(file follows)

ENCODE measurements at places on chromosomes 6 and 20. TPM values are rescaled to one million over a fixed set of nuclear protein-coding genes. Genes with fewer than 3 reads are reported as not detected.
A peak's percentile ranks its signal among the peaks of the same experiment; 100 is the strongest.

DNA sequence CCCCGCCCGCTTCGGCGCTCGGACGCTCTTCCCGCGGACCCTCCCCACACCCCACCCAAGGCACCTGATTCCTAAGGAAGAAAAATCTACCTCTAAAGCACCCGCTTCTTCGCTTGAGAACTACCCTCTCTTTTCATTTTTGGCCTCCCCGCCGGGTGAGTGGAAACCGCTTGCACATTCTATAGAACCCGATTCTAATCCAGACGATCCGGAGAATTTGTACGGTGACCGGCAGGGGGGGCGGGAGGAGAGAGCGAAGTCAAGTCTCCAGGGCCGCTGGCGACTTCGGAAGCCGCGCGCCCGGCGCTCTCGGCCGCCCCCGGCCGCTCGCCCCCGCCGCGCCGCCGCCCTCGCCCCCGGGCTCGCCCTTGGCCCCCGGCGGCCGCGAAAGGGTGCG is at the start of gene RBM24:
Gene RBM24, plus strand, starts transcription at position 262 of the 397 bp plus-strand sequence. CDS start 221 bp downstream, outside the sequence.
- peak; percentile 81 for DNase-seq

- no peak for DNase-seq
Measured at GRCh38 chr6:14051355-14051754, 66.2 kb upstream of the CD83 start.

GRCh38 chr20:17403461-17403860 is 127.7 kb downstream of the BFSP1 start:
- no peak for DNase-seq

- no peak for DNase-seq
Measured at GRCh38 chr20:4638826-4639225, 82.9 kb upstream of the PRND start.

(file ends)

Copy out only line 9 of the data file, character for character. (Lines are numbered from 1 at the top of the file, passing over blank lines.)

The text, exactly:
- no peak for DNase-seq